By Fredrick P. Niemann, Esq., a NJ Employment Law Attorney in Retaliation Cases
The case can be made that discriminating against an individual in the workplace because of the person’s gender, race, religion, and similar characteristics is something of a behavioral aberration that is not a part of human nature—or at least most people would like to think that is the case. But what about the scenario in which a manager takes it out on an employee who has sued or threatened to sue the employer (and maybe the manager, too) for some type of discrimination? Such retaliation may not spring from the most noble of instincts, but it is rooted in common human emotions.
Psychological theorizing aside, the fact is that retaliation claims brought against employers have become the single largest type of claim filed with the federal Equal Employment Opportunity Commission.
Whether grounded in a statute or court-made law, practically any recognized form of employment discrimination is accompanied by a prohibition against any form of retaliation against the person who has complained of the discrimination. Until recently, the claim for a prohibited form of discrimination typically was the main act, with a retaliation claim sometimes thrown in for good measure, and maybe even as an afterthought. However, retaliation claims increasingly are taking center stage.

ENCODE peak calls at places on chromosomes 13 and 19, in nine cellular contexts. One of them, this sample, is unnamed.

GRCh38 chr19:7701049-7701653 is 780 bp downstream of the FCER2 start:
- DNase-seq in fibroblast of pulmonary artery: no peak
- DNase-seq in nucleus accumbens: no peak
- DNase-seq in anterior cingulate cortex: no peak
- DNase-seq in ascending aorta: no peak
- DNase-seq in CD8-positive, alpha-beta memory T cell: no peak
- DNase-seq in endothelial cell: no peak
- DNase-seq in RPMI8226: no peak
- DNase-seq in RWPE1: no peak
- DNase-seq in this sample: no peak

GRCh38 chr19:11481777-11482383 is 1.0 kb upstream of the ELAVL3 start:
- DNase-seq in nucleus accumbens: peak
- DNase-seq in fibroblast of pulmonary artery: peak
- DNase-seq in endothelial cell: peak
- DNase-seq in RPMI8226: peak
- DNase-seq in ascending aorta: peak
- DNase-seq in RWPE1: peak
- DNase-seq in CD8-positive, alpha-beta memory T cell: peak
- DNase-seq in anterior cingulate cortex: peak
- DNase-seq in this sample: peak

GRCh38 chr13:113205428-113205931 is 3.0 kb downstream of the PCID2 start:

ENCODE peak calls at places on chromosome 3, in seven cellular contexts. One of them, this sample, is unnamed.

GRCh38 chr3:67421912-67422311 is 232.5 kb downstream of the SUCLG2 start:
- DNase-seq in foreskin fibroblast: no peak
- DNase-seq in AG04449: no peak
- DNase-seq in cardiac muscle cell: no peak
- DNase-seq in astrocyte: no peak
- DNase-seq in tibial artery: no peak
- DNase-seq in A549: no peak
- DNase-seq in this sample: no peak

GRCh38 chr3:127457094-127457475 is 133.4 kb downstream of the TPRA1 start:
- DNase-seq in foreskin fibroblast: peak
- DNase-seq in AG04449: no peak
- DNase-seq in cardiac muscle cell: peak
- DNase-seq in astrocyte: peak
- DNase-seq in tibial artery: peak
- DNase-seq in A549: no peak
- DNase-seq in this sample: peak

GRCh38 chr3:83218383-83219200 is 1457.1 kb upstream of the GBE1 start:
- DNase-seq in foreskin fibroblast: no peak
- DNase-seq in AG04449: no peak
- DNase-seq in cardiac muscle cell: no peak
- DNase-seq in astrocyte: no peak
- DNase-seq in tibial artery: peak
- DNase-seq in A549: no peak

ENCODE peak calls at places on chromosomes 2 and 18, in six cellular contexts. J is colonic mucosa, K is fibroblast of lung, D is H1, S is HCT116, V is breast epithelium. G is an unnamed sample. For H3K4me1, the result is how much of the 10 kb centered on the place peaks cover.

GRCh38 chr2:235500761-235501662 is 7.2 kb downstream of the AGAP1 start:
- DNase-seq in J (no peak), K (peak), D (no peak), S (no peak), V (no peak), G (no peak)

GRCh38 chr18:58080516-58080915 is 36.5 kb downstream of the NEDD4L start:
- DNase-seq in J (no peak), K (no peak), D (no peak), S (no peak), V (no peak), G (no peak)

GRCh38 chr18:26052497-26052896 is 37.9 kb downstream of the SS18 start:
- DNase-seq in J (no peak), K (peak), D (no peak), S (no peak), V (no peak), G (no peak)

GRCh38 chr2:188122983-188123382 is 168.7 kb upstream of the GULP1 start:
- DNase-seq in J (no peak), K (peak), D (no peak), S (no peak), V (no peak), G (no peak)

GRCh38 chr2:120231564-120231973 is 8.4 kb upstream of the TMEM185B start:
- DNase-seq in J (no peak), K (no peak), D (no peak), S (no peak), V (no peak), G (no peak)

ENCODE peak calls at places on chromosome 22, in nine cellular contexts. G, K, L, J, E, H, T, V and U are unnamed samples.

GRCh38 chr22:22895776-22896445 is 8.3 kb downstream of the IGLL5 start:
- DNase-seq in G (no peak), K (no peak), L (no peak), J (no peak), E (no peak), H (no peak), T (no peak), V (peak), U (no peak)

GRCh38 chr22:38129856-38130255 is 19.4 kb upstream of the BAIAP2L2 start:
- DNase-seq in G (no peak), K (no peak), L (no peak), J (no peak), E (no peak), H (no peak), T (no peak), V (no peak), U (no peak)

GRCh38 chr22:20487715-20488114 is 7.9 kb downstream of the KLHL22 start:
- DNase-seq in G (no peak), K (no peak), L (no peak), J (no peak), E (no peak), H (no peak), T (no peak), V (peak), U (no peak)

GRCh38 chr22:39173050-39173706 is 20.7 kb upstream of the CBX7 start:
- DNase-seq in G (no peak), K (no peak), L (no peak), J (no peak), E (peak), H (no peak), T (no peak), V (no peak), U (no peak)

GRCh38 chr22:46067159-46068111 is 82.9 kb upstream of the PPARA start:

Recent U.S. Supreme Court cases have stimulated the filing of more such claims. In 2009, the Court broadly construed the anti-retaliation provision in Title VII of the Civil Rights Act of 1964 as protecting workers who answer questions as part of an internal investigation by the employer, even though the statute uses an arguably narrower term in prohibiting retaliation for “opposing” unlawful employer practices. According to the Court, the verb “oppose” extends be-yond active, consistent behavior. For example, it would be “opposition” if an employee took a stand against an employer’s discriminatory practices not by instigating an action, but by standing pat and refusing to follow a supervisor’s order to fire a subordinate worker for discriminatory reasons.
A prudent employer should take some basic measures to reduce the chances of liability for retaliation. Adopt a written anti-retaliation policy. Train managers in how to respond to complaints of discrimination. Document all investigations of employee complaints clearly and thoroughly. Finally, keep complaints of prohibited discrimination confidential, not as fair game for water-cooler conversations—a supervisor who does not even know about a complaint of discrimination cannot take action in retaliation for that complaint.
If you have questions regarding an employment law matter, please contact Fredrick P. Niemann, Esq., at (855) 376-5291 or email him at firstname.lastname@example.org/. He welcomes your inquiries.